Red Bull have dominated the sport in recent seasons and last year won 21 of the 22 races, with Dutch driver Max Verstappen setting a new record for 10 consecutive victories as he wrapped up his third title.

Horner, who is married to former Spice Girls singer Geri Halliwell, was awarded a CBE for his services to motorsport in the New Year Honours.

Lewis Hamilton raised hope of taking the fight to Red Bull’s Max Verstappen at this weekend’s Bahrain Grand Prix after finishing fastest in practice.

The seven-time world champion led a Mercedes one-two under the lights of the Sakhir Circuit, with Aston Martin’s Fernando Alonso third and the Ferrari of Carlos Sainz fourth.

World champion Verstappen finished sixth, nearly half-a-second back for Red Bull.

Verstappen had been regarded as the heavy favourite heading into Saturday’s curtain raiser in the Gulf kingdom.

But the Dutch driver bemoaned the handling of his machine in the first running and then failed to match the speed of the Mercedes drivers later in the day.

The Silver Arrows went under the radar at last week’s test in Bahrain, but they were quietly optimistic heading into Friday’s running – and the second session belonged to the team that once dominated the sport.

Hamilton, who has not won a race for two years, was back at the top of the order as the seven-time world champion enjoyed a two-tenth margin to team-mate George Russell, with Alonso 0.286 seconds off the pace.

Red Bull’s preparations for the new season have been overshadowed by claims of “inappropriate behaviour” made against its team principal Christian Horner.

The 50-year-old was cleared to remain in his role on Wednesday following an investigation by the racing team’s parent company GmbH.

But the world champions were surprisingly off the pace in both sessions here. With Verstappen appearing to be in trouble, team-mate Sergio Perez was only ninth in the order.

“Everything is s***,” yelled Verstappen over the radio during the first session. “Like miles off.”

Earlier in the day, Daniel Ricciardo finished fastest.

The Australian – driving for the newly rebranded RB team – saw off Lando Norris by just 0.032secs, with Oscar Piastri third in the other McLaren.

Ricciardo was dropped by McLaren at the end of 2022, but he was handed a lifeline by Red Bull’s junior team midway through last season. He finished 11th in the day’s concluding running.

Daniel Ricciardo was the surprise name at the top of the time sheet in Formula One’s first practice session of the new season in Bahrain.

The Australian – driving for the newly rebranded RB team – saw off Lando Norris by just 0.032 seconds, with Oscar Piastri third in the other McLaren.

Max Verstappen, who complained about the handling of his Red Bull throughout the one-hour practice session, finished sixth, with George Russell seventh and Lewis Hamilton ninth for Mercedes.

Verstappen heads into the curtain raiser here in the Gulf kingdom as the favourite to claim a fourth consecutive world championship.

But the Dutch driver appeared unsettled in the opening running at a gusty Sakhir circuit.

“Everything is s***,” he yelled over the radio. “Like miles off.”

Ricciardo was dropped by McLaren at the end of 2022, but was handed a lifeline by Red Bull’s junior team midway through last season.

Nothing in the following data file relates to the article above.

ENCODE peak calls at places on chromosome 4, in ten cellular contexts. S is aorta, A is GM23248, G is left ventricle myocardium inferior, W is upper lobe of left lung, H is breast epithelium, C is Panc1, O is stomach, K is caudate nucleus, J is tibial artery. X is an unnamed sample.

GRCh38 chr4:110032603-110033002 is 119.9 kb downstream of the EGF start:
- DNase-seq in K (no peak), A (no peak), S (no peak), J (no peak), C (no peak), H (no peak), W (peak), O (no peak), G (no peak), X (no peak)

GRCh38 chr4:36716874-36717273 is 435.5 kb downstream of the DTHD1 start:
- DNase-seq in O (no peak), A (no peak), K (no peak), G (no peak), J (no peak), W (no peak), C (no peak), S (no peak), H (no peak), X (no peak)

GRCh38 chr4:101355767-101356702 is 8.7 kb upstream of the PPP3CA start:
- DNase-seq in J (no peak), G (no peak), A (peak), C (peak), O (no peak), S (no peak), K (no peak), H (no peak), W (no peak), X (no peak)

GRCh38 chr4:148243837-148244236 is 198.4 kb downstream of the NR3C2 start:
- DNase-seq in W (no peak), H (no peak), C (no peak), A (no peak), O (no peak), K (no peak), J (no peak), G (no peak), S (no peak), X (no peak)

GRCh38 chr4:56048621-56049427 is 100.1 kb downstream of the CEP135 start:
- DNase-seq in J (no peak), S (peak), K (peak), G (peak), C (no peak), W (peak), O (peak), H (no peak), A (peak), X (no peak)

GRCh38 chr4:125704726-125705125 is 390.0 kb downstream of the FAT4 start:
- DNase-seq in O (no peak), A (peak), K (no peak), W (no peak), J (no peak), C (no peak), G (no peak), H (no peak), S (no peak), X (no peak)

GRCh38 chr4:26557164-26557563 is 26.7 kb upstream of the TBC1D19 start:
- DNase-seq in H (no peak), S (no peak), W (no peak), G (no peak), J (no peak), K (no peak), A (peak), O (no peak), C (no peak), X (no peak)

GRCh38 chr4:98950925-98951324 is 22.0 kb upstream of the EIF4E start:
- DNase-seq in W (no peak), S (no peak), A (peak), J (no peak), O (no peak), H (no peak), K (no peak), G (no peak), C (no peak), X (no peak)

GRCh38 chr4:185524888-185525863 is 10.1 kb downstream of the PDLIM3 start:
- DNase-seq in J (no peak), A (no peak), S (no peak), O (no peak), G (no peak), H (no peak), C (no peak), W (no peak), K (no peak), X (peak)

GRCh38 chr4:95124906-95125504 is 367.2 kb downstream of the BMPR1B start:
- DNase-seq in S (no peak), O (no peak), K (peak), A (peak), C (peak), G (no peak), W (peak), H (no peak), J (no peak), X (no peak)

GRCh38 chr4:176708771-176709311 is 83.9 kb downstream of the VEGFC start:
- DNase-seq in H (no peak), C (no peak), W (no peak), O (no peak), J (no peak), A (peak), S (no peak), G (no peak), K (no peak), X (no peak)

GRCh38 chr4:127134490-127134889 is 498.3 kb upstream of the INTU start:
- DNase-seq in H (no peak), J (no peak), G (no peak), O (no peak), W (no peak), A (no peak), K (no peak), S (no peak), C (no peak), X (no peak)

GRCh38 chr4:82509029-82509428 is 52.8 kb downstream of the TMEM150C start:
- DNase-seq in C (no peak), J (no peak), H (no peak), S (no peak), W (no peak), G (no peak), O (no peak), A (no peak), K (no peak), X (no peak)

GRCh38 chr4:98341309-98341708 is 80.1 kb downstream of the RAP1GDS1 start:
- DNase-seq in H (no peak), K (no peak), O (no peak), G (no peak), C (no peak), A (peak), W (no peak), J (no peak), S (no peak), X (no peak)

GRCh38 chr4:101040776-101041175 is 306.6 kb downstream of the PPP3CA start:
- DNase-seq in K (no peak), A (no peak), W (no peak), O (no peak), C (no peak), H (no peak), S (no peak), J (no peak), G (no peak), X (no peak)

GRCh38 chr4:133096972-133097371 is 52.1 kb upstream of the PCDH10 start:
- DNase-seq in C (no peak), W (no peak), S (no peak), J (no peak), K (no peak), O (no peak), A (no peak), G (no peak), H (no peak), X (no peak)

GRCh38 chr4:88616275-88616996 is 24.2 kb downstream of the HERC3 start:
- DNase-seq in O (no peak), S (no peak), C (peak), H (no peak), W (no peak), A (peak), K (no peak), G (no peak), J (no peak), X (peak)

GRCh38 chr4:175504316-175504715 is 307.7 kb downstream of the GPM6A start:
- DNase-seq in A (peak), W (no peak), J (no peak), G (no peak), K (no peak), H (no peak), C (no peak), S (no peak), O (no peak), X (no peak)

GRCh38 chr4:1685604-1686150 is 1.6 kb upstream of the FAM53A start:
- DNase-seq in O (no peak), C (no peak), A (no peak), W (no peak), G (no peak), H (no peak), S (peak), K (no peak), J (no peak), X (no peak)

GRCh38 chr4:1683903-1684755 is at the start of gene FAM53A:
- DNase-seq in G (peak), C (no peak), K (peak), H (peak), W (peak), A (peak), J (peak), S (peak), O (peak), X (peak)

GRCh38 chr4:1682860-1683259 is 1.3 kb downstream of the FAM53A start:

And although times in testing have to be treated with caution as the teams trial varying fuel loads – indeed Ricciardo set his speediest lap on the softest tyre compound – RB could prove a surprise package. Ricciardo’s team-mate Yuki Tsunoda finished fourth, three tenths back.

Aston Martin’s Fernando Alonso took fifth spot and was the first of the drivers not to use the soft compound. Verstappen, Russell, Ferrari’s Charles Leclerc – who finished eighth – and Hamilton also did not post a lap on the speediest rubber.

Hamilton finished four tenths off Ricciardo, but the Mercedes camp are quietly optimistic that they could have the speed to perform at the sharp end.

At the other end of the grid, Alpine and Haas propped up the order with Nico Hulkenberg last of the 20 runners, five seconds off the pace.

The second practice session of the day takes place at 6pm local time (3pm GMT) and is more representative of the conditions the drivers will face in Friday’s qualifying and Saturday’s race.

Christian Horner said Red Bull has “never been stronger” after he was given the green light to remain as team principal.

Horner was in the Bahrain paddock on Thursday morning after he was cleared of “inappropriate behaviour” towards a female colleague.

Speaking on Sky Sports ahead of the opening round of the Formula One season, Horner, 50, said: “I am pleased that the process is over, and I cannot comment about it.

“I am here to focus on the grand prix and the season ahead and trying to defend both of our titles.”

Horner added: “I can’t give you any further comment, but the process has been conducted and concluded.

“I am pleased to be here in Bahrain, and with the team, focused on the season ahead. Within the team it (the unity) has never been stronger.”

Red Bull Racing’s parent company Red Bull GmbH announced on February 5 that Horner was under investigation following an accusation made against him by a female colleague.

Horner emphatically denied the claim and, on Wednesday, he was cleared of wrongdoing.

Red Bull GmbH said it was confident the investigation had been “fair, rigorous and impartial”, but added that the report – understood to stretch to 150 pages – is “confidential”.

Mercedes boss Toto Wolff had called for the investigation to be conducted with transparency but no details of the allegations against Horner were reported. The complainant also has a right to appeal against the verdict.

Addressing the controversy on Thursday, Williams team principal James Vowles said he has to believe Red Bull’s process has been thorough.